This is not an unbiased review – if you recall, I worked behind the scenes on the production of the third series of The Great British Sewing Bee tv show, then again on the Children in Need specials (which were actually recorded after the main series, despite airing first), and right after that was done, I started work on the book which accompanies the series, The Great British Sewing Bee: Fashion with Fabric, under the amazing, dedicated, and super talented Claire-Louise Hardie (aka “the thriftystitcher”).
But even though I spent several months as part of the sewing team who developed, adapted, sewed, illustrated, and assisted with the patterns in this book, I have zero financial stake in the sales of this book – I’ve already been paid for my work, regardless if there are zero sales or several million. So this review is unbiased in that regard anyway.
But really, I mostly want to show you all what’s in this book, because a) myself and the team worked really freaking hard to deliver a book chock full of quality patterns, and b) because it really is the perfect book that intermediate/advanced sewists have been craving for a long, long, time. Don’t get me wrong – there are some easy, beginner styles in here, too, but there are loads of projects that are more advanced and have really interesting shapes and design lines.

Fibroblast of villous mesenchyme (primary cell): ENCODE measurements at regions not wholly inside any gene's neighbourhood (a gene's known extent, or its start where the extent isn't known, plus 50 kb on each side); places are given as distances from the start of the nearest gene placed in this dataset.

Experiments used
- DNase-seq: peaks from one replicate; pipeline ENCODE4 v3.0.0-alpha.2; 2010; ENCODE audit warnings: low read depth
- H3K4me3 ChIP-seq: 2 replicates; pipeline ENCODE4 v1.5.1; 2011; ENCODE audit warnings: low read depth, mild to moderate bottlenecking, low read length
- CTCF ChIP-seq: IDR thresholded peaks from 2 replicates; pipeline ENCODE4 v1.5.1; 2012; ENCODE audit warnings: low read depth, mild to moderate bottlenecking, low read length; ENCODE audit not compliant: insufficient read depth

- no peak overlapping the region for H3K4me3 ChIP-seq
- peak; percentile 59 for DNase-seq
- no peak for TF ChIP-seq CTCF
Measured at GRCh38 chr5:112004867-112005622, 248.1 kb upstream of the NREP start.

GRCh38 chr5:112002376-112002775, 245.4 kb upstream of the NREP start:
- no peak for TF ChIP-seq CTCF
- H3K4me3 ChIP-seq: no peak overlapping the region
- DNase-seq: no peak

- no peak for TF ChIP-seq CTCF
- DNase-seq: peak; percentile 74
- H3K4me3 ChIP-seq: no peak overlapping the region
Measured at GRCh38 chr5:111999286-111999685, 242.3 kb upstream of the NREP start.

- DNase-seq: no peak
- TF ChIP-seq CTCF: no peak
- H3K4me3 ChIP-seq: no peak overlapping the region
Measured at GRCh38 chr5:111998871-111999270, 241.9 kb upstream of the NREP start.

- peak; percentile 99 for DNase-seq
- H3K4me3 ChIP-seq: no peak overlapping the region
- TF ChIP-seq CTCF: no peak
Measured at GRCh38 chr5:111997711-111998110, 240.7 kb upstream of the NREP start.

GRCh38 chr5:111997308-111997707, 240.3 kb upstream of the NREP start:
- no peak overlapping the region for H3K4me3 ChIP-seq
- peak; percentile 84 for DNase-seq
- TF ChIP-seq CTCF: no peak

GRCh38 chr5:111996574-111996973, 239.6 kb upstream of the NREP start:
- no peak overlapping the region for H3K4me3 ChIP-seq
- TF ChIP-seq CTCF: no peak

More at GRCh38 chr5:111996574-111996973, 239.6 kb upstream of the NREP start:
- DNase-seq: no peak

It should really say something that I spent months of my life sewing up these patterns (both the ones you see as samples in the book, but many, many test versions you don’t see) and I still want to make a ton more. Seriously.
But let’s start with the patterns, shall we?
It’s a great sign that the pattern sheet stack is nearly as thick as the book itself, and each sheet is labelled on the upper right corner so you can see which patterns are printed on that sheet as you flip through the stack. The patterns need to be traced (here’s how I trace a pattern, btw), but they’re colour coded and really nicely spaced out – waaaaaay easier on the eyes than Burda’s pattern sheets, for example, and the sheets themselves are printed on hefty paper, a bit like the old KwikSew patterns. And the sheets aren’t freaking enormous like Vogue’s ones that cover my entire lounge!
Here’s the size chart, which ranges from size 8 (B32.5/W25.5/H36in) to 20 (B45.5/W38.5/H49.5in). Since there are also kids and mens patterns, too, there are (obviously!) different size charts for them. But there are also a few garments in the book which you draft from your own measurements, so if you’re outside the size range you can still make a few things (like Lorna’s curtain skirt from episode three!).
There’s the obligitary section at the start of any sewing book explaining about the supplies you need, how to trace a pattern, sew hand stitches, etc. To be honest, I always just skip past these since I know what I’m doing. But there’s also a section on common fit alterations like an FBA or trouser fitting alterations, too.